There is nothing here to indicate that this language is salvific. The above theory assumes that the Spirit's rushing upon David when he was anointed as king in 1 Samuel 16:13 was his first experience of covenantal grace. The Scripture implies that David was a man after God's own heart before that anointing:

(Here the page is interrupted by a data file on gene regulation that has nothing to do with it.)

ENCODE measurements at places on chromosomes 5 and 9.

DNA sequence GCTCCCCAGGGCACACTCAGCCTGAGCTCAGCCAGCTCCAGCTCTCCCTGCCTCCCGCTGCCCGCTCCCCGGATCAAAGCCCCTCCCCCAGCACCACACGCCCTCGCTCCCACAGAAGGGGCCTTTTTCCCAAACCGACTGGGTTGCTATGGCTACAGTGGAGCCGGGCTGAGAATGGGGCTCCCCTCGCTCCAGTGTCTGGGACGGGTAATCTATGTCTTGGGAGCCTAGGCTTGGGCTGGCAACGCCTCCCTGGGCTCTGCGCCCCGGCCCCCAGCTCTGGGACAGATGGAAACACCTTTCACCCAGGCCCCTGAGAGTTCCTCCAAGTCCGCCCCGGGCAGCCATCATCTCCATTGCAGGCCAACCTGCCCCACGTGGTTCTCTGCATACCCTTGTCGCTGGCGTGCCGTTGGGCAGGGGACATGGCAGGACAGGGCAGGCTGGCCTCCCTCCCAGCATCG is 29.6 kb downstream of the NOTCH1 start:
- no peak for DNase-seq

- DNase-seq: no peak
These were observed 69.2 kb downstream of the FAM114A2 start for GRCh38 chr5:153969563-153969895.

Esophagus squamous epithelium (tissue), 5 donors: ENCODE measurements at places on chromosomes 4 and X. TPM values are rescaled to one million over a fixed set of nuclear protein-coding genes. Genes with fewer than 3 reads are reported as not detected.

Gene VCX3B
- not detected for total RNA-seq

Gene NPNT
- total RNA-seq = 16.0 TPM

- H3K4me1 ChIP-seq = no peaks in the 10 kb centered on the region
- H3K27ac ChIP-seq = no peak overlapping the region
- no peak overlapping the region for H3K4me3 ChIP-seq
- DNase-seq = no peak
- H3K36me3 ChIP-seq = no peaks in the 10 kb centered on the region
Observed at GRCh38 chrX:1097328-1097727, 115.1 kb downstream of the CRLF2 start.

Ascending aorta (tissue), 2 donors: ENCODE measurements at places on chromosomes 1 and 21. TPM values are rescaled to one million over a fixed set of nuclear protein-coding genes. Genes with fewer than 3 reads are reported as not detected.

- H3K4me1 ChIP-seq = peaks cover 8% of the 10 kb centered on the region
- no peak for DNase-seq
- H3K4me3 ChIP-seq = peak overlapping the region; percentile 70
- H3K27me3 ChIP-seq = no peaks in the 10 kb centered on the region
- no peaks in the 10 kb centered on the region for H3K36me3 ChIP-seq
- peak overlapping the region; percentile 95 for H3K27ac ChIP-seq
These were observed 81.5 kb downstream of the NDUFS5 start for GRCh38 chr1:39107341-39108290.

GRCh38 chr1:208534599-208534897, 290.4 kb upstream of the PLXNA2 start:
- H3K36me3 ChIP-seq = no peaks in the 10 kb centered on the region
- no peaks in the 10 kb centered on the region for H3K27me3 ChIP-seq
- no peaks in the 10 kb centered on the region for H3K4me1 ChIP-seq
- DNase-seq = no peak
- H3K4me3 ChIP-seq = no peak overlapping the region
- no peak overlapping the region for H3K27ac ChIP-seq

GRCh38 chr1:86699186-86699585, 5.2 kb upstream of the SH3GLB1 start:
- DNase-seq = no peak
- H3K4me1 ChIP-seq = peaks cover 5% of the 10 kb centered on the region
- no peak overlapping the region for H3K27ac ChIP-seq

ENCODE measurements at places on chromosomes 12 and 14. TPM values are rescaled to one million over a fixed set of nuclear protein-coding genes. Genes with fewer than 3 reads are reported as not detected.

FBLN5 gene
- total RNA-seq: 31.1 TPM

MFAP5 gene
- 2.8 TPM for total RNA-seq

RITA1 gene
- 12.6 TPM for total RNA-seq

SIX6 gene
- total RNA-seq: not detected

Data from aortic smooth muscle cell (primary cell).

Acts 13:22 22 And when He had removed (Saul), He raised up for them David as king, to whom also He gave testimony and said, 'I have found David the son of Jesse, a man after My own heart, who will do all My will.' 1 Samuel 13:14 14 "But now your kingdom shall not continue. The LORD has sought for Himself a man after His own heart, and the LORD has commanded him to be commander over His people, because you have not kept what the LORD commanded you." 1 Samuel 16:1,7 1 Now the LORD said to Samuel, "How long will you mourn for Saul, seeing I have rejected him from reigning over Israel? Fill your horn with oil, and go; I am sending you to Jesse the Bethlehemite. For I have provided Myself a king among his sons." 7 But the LORD said to Samuel, "Do not look at his appearance or at the height of his stature, because I have refused [David's brother Eliab]. For the LORD does not see as man sees; for man looks at the outward appearance, but the LORD looks at the heart." 1 Samuel 10:6 and 9 do speak about Saul's being changed into another man and another heart. The Hebrew phrase translated "another heart" is never used elsewhere. The Hebrew phrase translated "another man" is elsewhere always used of a second man as opposed to a qualitative difference in the same man. There is no other usage of this specific language where it refers to regeneration. This language could refer to the change in Saul that resulted from his possessing spiritual gifts. All of these verses are talking about the Holy Spirit gifting people with the supernatural power needed for some act. The Bible elsewhere teaches that one can have these gifts without having salvation: